I don’t write many truly negative reviews. Usually if a book is that bad, I don’t bother to finish it. But I do review books about which I’m on the fence, or which I finished but had serious reservations about.
It’s important to me to be honest in my reviews — fair, but honest. I try to remain as objective as I can, and make it clear about when my reaction is more subjective. I also try to be respectful of the author as a person, and avoid being snarky or mean. (No personal attacks, in other words… though I will call an author out for sloppiness of research or plotting.)
I’m not about to stop writing honest reviews, and that means some of them will continue to be negative, or ambivalent.
But should I share the negative or ambivalent reviews on social media? By which I really mean Facebook and Twitter. I do try to post all my reviews to Goodreads, and most of them to Amazon also. Anyone going to one of those sites is going to see multiple reviews, though—some positive, some negative—so my review’s impact will be buffered a bit. On my blog, OTOH, the review stands alone. And I’m not sure how I feel about drawing more attention to it, by posting links on social media.
One thing I do know: I’m not comfortable tagging the author on a negative or deeply ambivalent review… it goes along with being respectful of them as a person. I’m honest in the review, because I’m reviewing for readers, not for the author. But I don’t want to draw the author’s attention to a bad review — and not because they might go postal on me, as a few infamous authors have done to bloggers who posted less-than-stellar reviews. But because tagging them just feels too “in your face,” to much like the sort of person who can’t refrain from publicly pointing all your flaws. And I don’t want to be that unkind.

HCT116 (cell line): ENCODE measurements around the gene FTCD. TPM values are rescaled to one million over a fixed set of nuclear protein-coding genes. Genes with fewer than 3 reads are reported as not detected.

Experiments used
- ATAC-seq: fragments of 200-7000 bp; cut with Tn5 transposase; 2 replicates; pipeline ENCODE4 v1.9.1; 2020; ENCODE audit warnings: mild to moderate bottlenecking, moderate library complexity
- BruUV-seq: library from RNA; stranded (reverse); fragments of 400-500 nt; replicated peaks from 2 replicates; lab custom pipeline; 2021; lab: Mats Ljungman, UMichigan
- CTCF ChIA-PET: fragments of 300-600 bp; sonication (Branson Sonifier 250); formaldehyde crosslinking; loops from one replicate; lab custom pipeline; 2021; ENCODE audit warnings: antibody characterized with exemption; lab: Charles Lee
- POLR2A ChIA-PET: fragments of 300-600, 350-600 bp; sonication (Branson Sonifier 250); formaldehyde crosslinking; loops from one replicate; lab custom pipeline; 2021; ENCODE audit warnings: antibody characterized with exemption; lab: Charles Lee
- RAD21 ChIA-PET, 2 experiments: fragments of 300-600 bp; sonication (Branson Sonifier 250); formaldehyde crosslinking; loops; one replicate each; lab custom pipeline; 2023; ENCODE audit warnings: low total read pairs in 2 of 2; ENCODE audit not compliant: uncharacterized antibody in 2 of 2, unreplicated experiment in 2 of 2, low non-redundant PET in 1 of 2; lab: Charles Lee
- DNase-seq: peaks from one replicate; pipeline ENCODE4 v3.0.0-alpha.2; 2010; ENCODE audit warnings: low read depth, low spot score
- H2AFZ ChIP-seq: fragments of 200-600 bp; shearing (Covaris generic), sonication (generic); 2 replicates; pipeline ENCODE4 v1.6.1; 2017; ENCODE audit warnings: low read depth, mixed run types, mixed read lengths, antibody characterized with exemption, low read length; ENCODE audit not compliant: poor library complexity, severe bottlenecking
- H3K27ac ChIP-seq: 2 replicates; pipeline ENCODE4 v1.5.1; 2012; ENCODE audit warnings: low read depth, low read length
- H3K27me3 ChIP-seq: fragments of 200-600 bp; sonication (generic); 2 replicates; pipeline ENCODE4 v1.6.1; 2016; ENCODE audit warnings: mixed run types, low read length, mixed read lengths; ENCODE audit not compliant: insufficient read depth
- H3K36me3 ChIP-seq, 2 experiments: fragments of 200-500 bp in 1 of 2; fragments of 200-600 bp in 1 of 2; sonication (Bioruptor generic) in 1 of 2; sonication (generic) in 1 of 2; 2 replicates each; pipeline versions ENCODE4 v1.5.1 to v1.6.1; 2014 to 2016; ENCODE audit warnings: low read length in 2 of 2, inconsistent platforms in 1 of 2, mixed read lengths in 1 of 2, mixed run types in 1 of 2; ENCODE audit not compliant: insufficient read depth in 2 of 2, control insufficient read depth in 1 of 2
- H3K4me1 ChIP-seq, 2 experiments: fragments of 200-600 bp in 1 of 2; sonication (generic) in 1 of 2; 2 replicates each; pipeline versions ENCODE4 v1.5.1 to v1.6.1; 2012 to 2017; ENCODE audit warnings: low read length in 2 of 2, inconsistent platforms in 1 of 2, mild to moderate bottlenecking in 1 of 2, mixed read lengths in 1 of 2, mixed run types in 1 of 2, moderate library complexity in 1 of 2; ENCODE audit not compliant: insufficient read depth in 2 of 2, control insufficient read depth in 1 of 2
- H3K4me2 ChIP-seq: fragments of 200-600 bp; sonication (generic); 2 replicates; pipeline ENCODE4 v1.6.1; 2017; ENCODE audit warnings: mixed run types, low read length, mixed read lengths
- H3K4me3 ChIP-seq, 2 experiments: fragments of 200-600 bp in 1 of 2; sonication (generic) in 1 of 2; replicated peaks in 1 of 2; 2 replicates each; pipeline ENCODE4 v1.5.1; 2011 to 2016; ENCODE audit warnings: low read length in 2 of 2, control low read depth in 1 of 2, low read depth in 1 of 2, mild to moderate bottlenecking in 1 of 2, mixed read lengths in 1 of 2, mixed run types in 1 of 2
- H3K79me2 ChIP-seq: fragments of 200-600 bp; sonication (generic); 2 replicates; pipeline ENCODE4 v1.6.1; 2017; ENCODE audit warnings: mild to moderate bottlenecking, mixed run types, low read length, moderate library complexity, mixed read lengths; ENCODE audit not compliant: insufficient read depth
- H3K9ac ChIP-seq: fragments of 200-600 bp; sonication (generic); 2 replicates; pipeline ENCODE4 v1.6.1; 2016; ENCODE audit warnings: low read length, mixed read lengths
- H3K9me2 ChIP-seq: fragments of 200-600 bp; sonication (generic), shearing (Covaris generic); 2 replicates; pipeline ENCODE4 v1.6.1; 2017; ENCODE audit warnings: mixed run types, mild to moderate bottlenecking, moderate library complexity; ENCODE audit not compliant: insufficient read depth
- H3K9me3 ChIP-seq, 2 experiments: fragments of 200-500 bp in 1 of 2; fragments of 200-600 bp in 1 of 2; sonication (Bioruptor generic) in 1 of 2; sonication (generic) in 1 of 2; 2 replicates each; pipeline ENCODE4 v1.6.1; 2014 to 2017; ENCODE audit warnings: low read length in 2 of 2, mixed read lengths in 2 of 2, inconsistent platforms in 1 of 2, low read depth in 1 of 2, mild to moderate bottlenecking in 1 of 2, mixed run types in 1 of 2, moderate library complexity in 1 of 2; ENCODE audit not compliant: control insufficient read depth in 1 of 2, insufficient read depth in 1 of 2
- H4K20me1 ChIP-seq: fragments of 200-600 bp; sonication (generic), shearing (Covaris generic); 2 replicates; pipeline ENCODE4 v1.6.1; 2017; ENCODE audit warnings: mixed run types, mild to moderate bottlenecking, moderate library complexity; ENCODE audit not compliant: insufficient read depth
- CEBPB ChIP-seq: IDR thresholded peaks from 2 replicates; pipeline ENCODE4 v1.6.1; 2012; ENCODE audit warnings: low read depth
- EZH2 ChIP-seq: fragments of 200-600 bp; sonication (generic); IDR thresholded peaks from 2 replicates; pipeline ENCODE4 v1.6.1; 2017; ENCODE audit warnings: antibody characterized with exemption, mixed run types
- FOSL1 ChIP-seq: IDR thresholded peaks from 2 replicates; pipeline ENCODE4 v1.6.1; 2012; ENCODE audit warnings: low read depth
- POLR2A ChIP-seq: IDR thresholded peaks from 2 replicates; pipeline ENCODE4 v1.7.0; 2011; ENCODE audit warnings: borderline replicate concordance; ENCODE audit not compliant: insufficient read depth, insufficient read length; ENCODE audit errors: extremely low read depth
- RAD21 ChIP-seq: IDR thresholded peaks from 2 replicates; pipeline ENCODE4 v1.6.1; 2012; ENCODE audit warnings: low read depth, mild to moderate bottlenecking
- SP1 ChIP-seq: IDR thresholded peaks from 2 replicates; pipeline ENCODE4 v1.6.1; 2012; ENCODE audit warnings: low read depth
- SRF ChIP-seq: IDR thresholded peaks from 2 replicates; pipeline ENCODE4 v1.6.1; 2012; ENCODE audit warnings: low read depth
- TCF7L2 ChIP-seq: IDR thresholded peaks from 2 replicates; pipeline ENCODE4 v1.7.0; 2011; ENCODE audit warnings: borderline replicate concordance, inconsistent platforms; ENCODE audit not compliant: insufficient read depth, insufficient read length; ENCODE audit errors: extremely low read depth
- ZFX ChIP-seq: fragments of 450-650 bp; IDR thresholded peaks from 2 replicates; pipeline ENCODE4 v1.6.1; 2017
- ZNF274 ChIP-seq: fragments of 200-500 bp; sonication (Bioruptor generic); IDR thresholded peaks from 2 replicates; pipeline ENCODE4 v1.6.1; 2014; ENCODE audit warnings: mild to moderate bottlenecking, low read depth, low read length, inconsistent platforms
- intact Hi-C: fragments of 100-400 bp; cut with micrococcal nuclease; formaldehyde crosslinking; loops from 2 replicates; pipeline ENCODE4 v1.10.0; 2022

So… How do you publicize or share your reviews, positive or negative? Do you treat the positive ones differently from the negative?
Thank you all for your input! After reading everyone’s comments, I’m leaning toward a share-but-don’t-tag policy for negative/ambivalent reviews. I’ll continue tagging authors on positive reviews, both for their sake and for mine — sometimes the author shares the link to my review, and the review gets seen by some people who wouldn’t have come across it otherwise.
I share every review that I type on my blog but if they are negative I don’t tag the author.
brunettegirl27 recently posted…Arc-Review: How to make a wish by Ashley Herring Blake
That seems to be the prevailing consensus! Thank you for sharing your experience.
I treat every review the same – they all get cross-posted on Goodreads and I link all my posts to Facebook. I’ve never personally tagged an author, but if the review was negative, I would probably refrain from doing so.